Abstract

Pharmacogenomic (PGx) testing aided by therapeutic drug monitoring (TDM) has the potential to improve medication-related outcomes in some individuals prescribed psychiatric medications. Many commonly prescribed psychiatric medications are metabolized through polymorphic drug metabolizing enzymes such as cytochrome p450 (CYP) 2D6 (CYP2D6) and CYP2C19. Through PGx testing, clinicians can make biologically informed choices when selecting a new medication, and TDM may help inform dose adjustments or assess exposures to current treatments. Herein, we describe 2 complex case reports of individuals with multiple psychiatric diagnoses and extensive histories of medication failures who underwent PGx testing in addition to TDM as part of a pharmacist-led comprehensive medication therapy management evaluation in a community mental health clinic setting.

Introduction

Precision therapeutics, in the form of therapeutic drug monitoring (TDM) combined with pharmacogenomic (PGx) testing, has the potential to help some patients struggling with psychiatric illnesses requiring complex pharmacological treatments.1,2  These patients often have extensive and complicated histories of multiple medication trials and failures. Patients and their providers are often frustrated with the challenge of finding a suitable medication. Pharmacogenomic testing and TDM are currently not standard-of-care approaches to guide drug selection and dosing for many medications used for mental health indications. However, growing evidence suggests that PGx and TDM data may be informative in drug selection or dosing decisions for some patients. Although PGx testing may be useful before a patient is prescribed medications early in therapy, empirical data supporting this practice are lacking, and as a result, preemptive testing is rare. Thus, many patients currently being referred for PGx testing have typically tried and failed multiple medication trials in an attempt to find treatments that are efficacious and tolerable.

Recently updated consensus guidelines for TDM in neuropsychopharmacology (Arbeitsgemeinschaft fur Neuropsychopharmackologie und Pharmakopsychiatrie [AGNP]) provide reference ranges for a number of commonly prescribed psychiatric medications.3  Although not absolute, these reference ranges provide relevant context for clinicians evaluating patients taking psychiatric medications to determine whether their current drug exposure may be too high (increasing risk for adverse reactions) or too low (limiting effectiveness). Pharmacogenomic testing helps identify which patients with altered hepatic metabolism due to genetic factors may be at risk for adverse effects or lack of therapeutic effect at standard doses.4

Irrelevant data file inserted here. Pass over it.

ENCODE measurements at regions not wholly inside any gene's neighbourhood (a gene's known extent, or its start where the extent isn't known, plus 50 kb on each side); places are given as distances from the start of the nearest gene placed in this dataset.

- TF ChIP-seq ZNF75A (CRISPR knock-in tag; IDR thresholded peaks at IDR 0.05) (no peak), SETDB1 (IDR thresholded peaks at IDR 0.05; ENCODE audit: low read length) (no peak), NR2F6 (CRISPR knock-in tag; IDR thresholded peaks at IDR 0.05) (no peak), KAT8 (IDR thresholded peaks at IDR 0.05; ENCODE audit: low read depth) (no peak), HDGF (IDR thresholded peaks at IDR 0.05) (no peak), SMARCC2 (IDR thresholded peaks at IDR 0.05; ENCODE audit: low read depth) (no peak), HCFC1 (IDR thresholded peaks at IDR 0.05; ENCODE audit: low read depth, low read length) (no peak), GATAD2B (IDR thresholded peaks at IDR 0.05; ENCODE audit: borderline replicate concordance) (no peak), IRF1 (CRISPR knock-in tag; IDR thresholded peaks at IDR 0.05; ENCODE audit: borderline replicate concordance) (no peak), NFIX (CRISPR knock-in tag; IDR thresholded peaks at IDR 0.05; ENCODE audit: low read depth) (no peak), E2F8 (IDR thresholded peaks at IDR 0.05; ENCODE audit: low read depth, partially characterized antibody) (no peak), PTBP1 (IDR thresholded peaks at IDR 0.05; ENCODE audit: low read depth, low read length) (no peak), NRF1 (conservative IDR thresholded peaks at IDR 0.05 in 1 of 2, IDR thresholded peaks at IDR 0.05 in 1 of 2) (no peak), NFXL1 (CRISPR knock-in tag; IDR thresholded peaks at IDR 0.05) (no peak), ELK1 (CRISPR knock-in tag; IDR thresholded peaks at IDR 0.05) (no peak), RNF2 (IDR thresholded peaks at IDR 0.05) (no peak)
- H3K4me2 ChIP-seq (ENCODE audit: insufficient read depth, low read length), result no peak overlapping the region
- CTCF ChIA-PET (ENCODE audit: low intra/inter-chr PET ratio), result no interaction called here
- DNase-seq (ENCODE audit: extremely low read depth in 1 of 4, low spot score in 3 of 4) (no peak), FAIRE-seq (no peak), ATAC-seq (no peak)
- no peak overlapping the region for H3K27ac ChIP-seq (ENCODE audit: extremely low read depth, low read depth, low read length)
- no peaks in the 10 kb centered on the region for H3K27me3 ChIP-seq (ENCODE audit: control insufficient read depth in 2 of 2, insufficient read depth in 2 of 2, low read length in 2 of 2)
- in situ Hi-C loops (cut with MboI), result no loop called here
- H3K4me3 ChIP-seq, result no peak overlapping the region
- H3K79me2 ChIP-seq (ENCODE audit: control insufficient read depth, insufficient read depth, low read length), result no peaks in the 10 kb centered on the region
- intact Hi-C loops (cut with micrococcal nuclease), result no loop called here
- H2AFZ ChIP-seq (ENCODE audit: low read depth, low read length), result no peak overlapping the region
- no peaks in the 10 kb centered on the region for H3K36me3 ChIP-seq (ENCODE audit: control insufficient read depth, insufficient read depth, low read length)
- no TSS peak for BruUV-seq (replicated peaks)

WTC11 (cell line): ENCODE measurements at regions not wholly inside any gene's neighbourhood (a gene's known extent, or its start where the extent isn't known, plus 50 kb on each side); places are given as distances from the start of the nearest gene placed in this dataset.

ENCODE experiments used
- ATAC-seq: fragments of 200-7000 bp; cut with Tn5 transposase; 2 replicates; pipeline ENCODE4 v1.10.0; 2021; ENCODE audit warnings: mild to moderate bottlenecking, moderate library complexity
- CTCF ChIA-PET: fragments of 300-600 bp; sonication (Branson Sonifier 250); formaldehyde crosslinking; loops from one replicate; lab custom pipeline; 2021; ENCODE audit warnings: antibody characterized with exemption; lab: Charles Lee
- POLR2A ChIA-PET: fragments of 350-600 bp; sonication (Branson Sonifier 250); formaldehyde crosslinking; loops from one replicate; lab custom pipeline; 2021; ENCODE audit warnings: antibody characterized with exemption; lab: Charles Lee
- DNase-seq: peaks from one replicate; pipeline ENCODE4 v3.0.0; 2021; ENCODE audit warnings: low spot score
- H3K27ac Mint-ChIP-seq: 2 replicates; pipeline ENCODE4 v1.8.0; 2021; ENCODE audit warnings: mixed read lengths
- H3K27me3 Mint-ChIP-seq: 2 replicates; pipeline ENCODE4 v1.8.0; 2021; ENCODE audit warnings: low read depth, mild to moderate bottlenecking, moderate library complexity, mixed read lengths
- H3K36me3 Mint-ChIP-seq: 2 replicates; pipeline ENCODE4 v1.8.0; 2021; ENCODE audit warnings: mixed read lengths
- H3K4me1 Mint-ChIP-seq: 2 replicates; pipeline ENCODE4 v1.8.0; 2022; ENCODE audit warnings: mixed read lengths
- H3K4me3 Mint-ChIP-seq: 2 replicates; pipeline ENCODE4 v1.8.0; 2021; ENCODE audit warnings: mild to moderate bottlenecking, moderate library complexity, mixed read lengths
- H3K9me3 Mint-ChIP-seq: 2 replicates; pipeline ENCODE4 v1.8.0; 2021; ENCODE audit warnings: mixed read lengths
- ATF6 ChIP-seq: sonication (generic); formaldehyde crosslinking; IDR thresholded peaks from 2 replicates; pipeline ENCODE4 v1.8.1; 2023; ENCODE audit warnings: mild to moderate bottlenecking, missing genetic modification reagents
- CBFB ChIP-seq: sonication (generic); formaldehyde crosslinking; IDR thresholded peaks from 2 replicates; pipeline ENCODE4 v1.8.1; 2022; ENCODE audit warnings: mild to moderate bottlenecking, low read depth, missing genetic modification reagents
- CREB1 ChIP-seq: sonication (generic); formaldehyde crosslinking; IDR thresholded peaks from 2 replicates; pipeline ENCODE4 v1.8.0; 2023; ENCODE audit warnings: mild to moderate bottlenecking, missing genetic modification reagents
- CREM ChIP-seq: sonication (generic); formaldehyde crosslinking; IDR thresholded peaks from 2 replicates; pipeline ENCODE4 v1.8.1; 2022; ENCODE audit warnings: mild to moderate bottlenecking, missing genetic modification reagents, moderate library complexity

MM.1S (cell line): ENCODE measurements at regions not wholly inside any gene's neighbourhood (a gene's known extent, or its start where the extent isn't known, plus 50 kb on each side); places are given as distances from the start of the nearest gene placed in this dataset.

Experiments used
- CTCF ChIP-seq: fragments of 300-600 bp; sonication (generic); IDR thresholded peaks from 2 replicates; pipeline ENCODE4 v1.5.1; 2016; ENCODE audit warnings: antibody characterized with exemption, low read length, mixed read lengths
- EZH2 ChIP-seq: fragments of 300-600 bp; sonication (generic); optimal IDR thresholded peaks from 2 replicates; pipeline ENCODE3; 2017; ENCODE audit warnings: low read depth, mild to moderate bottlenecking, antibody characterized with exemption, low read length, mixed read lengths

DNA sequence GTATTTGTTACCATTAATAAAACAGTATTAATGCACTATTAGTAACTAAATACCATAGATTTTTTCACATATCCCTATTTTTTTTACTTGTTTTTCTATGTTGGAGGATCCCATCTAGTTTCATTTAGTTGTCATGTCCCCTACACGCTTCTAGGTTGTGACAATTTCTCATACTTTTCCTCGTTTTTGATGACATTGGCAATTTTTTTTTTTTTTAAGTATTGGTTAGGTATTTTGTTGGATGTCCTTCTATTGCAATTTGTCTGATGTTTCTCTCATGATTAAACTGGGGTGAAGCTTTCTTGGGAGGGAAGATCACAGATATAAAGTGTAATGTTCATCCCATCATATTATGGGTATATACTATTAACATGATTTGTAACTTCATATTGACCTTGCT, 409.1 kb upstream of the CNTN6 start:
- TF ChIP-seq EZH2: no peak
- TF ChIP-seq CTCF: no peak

The combination of TDM with PGx testing may provide clinicians with additional information relevant to medication dose and selection and may be, in certain cases, more useful than either approach alone. Examples of this approach exist for oncology, antitubercular, and antifungal medications.5-8  For individuals experiencing adverse drug reactions or a lack of medication response, TDM provides clinicians with an objective phenotypic measure of the relative exposure a patient is currently experiencing on that specific dosing regimen. Additionally, this information can help inform to what extent a medication inducer or inhibitor is impacting the serum concentrations of another medication. Finally, TDM can clarify the impact of PGx results that may lack clarity with respect to clinical utility (eg, intermediate metabolizers or rare genotype combinations for which functional status is unclear). Conversely, PGx may provide the clinician with information to help explain previous and current medication experiences in addition to guiding future medication and dose considerations based on a patient's genetic predisposition.